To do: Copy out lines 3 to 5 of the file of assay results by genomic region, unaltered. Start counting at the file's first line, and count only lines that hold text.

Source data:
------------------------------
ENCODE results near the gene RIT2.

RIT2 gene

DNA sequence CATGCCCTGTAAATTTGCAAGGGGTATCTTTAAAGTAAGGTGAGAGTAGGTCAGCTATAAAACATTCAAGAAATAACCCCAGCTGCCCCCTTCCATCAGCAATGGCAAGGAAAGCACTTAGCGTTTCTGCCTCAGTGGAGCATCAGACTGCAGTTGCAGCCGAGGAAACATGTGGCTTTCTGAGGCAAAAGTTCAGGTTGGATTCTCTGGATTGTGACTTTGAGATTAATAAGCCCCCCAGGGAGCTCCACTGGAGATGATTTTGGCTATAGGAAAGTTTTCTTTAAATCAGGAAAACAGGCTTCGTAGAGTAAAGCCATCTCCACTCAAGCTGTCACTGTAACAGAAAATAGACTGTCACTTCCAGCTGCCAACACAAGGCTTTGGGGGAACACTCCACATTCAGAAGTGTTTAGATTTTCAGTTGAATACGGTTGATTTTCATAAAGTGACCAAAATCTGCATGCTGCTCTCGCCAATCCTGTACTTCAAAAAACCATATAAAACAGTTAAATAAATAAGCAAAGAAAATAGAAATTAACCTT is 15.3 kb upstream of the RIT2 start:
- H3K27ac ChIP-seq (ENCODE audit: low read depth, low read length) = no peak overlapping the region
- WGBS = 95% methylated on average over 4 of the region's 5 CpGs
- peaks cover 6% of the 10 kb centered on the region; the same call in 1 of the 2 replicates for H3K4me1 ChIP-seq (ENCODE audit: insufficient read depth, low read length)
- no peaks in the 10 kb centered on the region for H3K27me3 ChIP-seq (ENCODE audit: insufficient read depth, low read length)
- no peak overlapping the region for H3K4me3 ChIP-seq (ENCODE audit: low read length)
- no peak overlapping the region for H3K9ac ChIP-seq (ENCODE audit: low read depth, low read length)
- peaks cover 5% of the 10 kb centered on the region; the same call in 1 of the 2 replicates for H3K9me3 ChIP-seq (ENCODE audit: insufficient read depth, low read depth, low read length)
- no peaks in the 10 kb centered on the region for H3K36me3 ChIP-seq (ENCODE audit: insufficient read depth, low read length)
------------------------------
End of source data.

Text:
DNA sequence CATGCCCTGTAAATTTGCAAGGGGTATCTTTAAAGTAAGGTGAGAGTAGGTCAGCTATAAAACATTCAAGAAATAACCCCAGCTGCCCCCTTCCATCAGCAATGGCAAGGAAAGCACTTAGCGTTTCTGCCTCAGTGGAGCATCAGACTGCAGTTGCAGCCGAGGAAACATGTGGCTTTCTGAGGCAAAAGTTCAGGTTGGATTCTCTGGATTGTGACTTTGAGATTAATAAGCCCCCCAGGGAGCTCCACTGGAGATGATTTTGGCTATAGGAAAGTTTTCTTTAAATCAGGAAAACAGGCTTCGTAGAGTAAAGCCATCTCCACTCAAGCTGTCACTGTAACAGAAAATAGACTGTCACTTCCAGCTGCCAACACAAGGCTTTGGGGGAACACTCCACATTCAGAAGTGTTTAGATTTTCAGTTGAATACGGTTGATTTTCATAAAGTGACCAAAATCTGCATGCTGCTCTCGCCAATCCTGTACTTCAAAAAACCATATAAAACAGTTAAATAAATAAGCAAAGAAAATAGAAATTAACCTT is 15.3 kb upstream of the RIT2 start:
- H3K27ac ChIP-seq (ENCODE audit: low read depth, low read length) = no peak overlapping the region
- WGBS = 95% methylated on average over 4 of the region's 5 CpGs